A sampling of Chapter 4’s  review/discussion questions:

According to Rosenberg, why do people in certain professions have more trouble than the rest of us in identifying  and expressing feelings?

What problems might a woman encounter in ‘expressing her feelings’ by saying to her husband, “I feel like I’m living with a wall’?

What are the advantages of expressing our feelings?

What is the advantage over identifying specific emotions rather than general ones (I feel good/bad.)

And a few of the workbook’s exercises:

How do you know what you are feeling at any given moment? Where do you go to look?

Under the subheading ‘Feelings vs. Non-Feelings”, there are examples of words that tend to describe:

  • what we think we are (I feel inadequate)
  • how we think others are evaluating us (I feel unimportant)
  • how we think others are behaving towards or around us (I feel misunderstood/I feel ignored)
What other words would fall into this category?
How do you feel in the presence of someone who does not express their feelings?
Start your own personal inventory of feelings (exercise).

Now that we’ve been working on this for a month, I am really starting to see small changes in all of us that I think will accumulate as we continue. It’s definitely easier for my kids to grasp some of these concepts than it is for me; we read over and discuss the review questions at the end of each chapter the day we read over the chapter, and then again at the end of the week and try to think of specific instances where we each put the chapter’s topic into practice – in this case, where we expressed an evaluation with ‘I feel’ rather than a true emotion, and where we have used words to describe actual emotions. They’re usually in agreement with the author more often than I am, and/or are faster to respond – I still have to think about it much of the time. The changes are getting easier, more visible in daily interactions – small and just hints of them much of the time but they’re there.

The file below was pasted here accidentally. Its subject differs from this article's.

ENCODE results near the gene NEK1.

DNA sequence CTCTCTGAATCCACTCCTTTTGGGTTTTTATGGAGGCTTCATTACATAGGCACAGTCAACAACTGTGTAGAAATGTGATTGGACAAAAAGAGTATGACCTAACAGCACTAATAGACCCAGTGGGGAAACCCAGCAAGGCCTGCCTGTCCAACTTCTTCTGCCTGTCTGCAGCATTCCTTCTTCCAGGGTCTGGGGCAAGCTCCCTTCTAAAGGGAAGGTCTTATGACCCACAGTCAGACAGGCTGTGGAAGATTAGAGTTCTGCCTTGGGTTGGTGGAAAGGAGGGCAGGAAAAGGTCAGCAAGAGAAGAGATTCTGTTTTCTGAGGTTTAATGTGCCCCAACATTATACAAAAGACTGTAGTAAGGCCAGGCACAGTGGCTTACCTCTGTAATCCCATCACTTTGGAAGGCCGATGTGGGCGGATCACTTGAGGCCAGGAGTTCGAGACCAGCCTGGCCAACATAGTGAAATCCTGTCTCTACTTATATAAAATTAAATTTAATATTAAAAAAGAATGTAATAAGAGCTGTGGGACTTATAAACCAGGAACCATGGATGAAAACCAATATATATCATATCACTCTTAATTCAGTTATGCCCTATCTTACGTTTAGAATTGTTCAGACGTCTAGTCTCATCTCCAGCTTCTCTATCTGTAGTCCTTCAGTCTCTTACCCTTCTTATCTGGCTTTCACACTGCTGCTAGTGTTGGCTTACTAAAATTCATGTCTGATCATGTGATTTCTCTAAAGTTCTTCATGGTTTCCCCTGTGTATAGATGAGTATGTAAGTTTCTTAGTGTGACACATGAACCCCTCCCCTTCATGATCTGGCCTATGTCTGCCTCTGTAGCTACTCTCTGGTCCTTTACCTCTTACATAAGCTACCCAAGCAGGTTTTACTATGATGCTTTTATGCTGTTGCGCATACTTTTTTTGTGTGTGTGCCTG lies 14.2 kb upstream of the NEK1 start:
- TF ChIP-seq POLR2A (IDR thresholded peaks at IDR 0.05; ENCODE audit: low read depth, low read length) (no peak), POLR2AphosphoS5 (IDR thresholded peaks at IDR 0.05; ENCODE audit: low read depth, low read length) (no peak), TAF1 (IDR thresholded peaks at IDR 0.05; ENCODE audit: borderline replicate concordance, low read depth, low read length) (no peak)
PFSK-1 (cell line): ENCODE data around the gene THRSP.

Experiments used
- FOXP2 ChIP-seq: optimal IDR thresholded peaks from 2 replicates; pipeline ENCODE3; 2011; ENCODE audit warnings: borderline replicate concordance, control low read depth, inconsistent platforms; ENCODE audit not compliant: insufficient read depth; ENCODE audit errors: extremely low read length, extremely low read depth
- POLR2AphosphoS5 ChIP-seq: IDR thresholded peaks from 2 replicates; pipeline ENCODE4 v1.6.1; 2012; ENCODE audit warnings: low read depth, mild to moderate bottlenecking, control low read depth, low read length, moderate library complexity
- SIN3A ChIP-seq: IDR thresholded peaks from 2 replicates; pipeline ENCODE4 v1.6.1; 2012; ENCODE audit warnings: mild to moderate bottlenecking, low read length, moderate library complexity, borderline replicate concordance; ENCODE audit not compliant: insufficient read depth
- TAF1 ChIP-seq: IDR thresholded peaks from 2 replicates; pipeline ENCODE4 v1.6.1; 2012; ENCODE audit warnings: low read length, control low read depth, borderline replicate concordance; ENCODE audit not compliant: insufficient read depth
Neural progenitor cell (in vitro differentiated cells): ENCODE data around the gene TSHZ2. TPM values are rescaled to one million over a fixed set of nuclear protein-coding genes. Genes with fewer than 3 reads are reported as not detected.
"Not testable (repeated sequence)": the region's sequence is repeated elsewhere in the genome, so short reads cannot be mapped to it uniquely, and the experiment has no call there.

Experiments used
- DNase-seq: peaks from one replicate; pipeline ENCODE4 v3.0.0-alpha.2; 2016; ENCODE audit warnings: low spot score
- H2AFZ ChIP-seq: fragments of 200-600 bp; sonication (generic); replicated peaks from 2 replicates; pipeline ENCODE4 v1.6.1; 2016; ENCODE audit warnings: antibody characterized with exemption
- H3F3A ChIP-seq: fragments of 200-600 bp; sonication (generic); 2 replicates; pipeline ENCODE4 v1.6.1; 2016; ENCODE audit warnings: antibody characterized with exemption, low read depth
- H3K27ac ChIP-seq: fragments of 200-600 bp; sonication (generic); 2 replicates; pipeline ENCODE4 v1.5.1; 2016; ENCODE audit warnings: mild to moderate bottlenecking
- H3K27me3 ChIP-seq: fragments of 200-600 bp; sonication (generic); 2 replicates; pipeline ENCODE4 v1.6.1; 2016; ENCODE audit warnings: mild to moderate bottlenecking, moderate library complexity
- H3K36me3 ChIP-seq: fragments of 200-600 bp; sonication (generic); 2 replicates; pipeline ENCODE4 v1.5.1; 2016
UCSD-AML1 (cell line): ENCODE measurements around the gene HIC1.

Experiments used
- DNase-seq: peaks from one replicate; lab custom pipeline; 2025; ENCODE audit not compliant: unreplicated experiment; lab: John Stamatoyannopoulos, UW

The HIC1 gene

(Disclaimer: This is not a certified or ‘official’ NVC anything. This is my personal journey through Marshall Rosenberg’s book, Nonviolent Communication, and Lucy Leu’s NVC Companion Workbook. I am NOT an expert, nor am I particularly skilled in this process. Please use/follow/apply with those things in mind. When in doubt, please disregard my commentary and refer to the book or workbook. I make no money off of this exercise, nor is any copyright infringement meant by posting a sampling of the questions from the workbook. For best results, I  strongly recommend that you purchase the book and workbook for yourself and go through them in their entirety at your leisure.)